I was searching for a circuit simulator for Linux and found kTechLab.
There is not a built package for Ubuntu (I’m using Ubuntu 16.04) then I compiled it from source code:
$ git clone https://github.com/ktechlab/ktechlab
$ cd ktechlab/
$ sudo apt-get install libqt4-dev
$ sudo apt-get install kdelibs5-dev
$ mkdir build
$ cd build
$ cmake ..
$ sudo make install
Then I just execute:
And kTechLab starts in all its glory!
Today I tested the LinuxCNC controlling all 3 stepper motors (one for each axis) connected on TB6560-4V3 board.
Everything worked as expected, but zeroing the HOME axes manually is very boring. Then I decided to search how to do it automatically.
I found this nice post exampling the process:
I will need to connect the switches limiters (end-stoppers) to my CNC first to get it working. BTW I decided to post about it with the link to original post because it could be useful for other people.
I’m finishing my CNC building and now I need to wire the Limit Switches (End-stops).
My CNC initially will be controlled by TB6560-4V3 board, then searching for more information about how to connect the end-stops I found this nice tutorial:
Their TB6560 board is a little-bit different from mine (they are using older model), but almost all (if not all) information could be applied to my board as well.
So, let me go ahead and stops these motors at its end!
Tomorrow 07 Feb 2017 NuttX RTOS will complete 10 years as an Open Source project. The projects was published in the SourceForge on 07 Feb 2007.
From 2007 to 20017 NuttX evolved a lot. Maybe you don’t know, but NuttX is used by many companies. If you have a Moto Z Phone and got a Snap cover that Snap run NuttX!
Other example is Sony (that company that inspired Steve Jobs to create great products) is also using NuttX and even did a publish presentation about the benefits of using NuttX: http://events.linuxfoundation.org/sites/events/files/slides/DevelopingAudioProductsWithCortexM3NuttXC%2B%2B11_LFELC_OpenIoT_ishikawa_20161209_0.pdf
I discovered about NuttX in 2010. My friend Marcelo Barros pointed about an article in the Linux Jornal. Since then I have used NuttX in many projects as you can find on my old posts.
Also I created a YouTube channel dedicated to NuttX, called NuttX Channel:
NuttX is evolving fast and will be a Linux companion on “Embedded Arena”.
There is no other RTOS good like NuttX, you can spend your time searching. There are more than 200 available: https://en.wikipedia.org/wiki/Comparison_of_real-time_operating_systems
Thank Greg Nutt for this incredible RTOS called NuttX.
More here: http://www.nuttx.org
I want to investigate about RTL8710 WiFi module, fortunately someone already test it with OpenOCD:
This chip already supports FreeRTOS, then porting NuttX could be easy.
Also OUI Blendish is a “theme” to make nanoVG to replicate the Blender UI appearance:
I’m writing a SD/MMC NuttX driver for LPC43xx and today a bought a SanDisk Ultra 16GB microSD to do some test because my old SD Cards are slow and counterfeited cards.
First let put it on Linux and see what we get:
$ cat /sys/class/mmc_host/mmc0/mmc0\:0007/cid
$ cat /sys/class/mmc_host/mmc0/mmc0\:0007/csd
$ cat /sys/class/mmc_host/mmc0/mmc0\:0007/date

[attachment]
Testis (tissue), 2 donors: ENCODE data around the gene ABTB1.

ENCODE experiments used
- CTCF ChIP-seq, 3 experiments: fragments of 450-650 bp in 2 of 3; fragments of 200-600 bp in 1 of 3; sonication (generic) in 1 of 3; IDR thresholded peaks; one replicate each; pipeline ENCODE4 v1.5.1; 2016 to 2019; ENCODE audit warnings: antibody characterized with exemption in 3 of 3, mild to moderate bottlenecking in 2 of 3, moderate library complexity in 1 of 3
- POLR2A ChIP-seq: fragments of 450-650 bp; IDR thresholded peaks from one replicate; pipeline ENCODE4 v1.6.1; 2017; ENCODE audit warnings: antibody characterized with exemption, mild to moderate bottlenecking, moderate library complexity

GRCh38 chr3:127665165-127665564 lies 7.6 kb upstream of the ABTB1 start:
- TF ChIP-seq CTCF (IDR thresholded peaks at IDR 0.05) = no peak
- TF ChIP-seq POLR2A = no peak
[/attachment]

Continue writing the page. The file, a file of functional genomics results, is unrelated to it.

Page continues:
$ cat /sys/class/mmc_host/mmc0/mmc0\:0007/erase_size
$ cat /sys/class/mmc_host/mmc0/mmc0\:0007/fwrev
$ cat /sys/class/mmc_host/mmc0/mmc0\:0007/hwrev
$ cat /sys/class/mmc_host/mmc0/mmc0\:0007/manfid
$ cat /sys/class/mmc_host/mmc0/mmc0\:0007/name
$ cat /sys/class/mmc_host/mmc0/mmc0\:0007/oemid
$ cat /sys/class/mmc_host/mmc0/mmc0\:0007/scr
$ cat /sys/class/mmc_host/mmc0/mmc0\:0007/serial
$ cat /sys/class/mmc_host/mmc0/mmc0\:0007/type
At first I noted the oemid 0x5054 (“PT”) a little bit strange.
Then searching for it I found this thread:
Then decided to test using flashbench:
$ sudo apt-get install flashbench
$ sudo flashbench -a /dev/mmcblk0 --blocksize=1024
align 4294967296 pre 1.33ms on 1.65ms post 1.35ms diff 308µs
align 2147483648 pre 1.34ms on 1.66ms post 1.36ms diff 308µs
align 1073741824 pre 1.33ms on 1.65ms post 1.34ms diff 312µs
align 536870912 pre 1.35ms on 1.65ms post 1.35ms diff 306µs
align 268435456 pre 1.35ms on 1.64ms post 1.35ms diff 290µs
align 134217728 pre 1.34ms on 1.67ms post 1.34ms diff 324µs
align 67108864 pre 1.34ms on 1.64ms post 1.34ms diff 298µs
align 33554432 pre 1.34ms on 1.67ms post 1.36ms diff 316µs
align 16777216 pre 1.35ms on 1.64ms post 1.36ms diff 287µs
align 8388608 pre 1.32ms on 1.68ms post 1.36ms diff 342µs
align 4194304 pre 1.36ms on 1.64ms post 1.37ms diff 278µs
align 2097152 pre 1.36ms on 1.6ms post 1.35ms diff 241µs
align 1048576 pre 1.36ms on 1.6ms post 1.34ms diff 250µs
align 524288 pre 1.36ms on 1.61ms post 1.36ms diff 250µs
align 262144 pre 1.36ms on 1.59ms post 1.35ms diff 238µs
align 131072 pre 1.32ms on 1.59ms post 1.34ms diff 261µs
align 65536 pre 1.34ms on 1.6ms post 1.35ms diff 252µs
align 32768 pre 1.35ms on 1.59ms post 1.33ms diff 253µs
align 16384 pre 1.35ms on 1.58ms post 1.35ms diff 227µs
align 8192 pre 1.36ms on 1.47ms post 1.37ms diff 108µs
align 4096 pre 1.36ms on 1.58ms post 1.36ms diff 222µs
align 2048 pre 1.38ms on 1.39ms post 1.37ms diff 8.03µs
$ sudo flashbench -O /dev/mmcblk0 --open-au-nr=1 --random
$ sudo flashbench -O /dev/mmcblk0 --open-au-nr=2 --random
$ sudo flashbench -O /dev/mmcblk0 --open-au-nr=4 --random
$ sudo flashbench -O /dev/mmcblk0 --open-au-nr=8 --random
$ sudo flashbench -O /dev/mmcblk0 --open-au-nr=9 --random
$ sudo flashbench -O /dev/mmcblk0 --open-au-nr=10 --random
I got a little bit better results, but still bad results.
It doesn’t make any sense Sandisk put a Class 10 label in a microSD card that can’t sustain 10MB/s write speed.
If Sandisk insist it is original, then I suspect Sandisk is doing the same Kingston’s game: it is delivering low quality card to “black” market, see:
Too bad for a Sandisk Ultra microSD (here in Brazil I paid about U$ 15.00).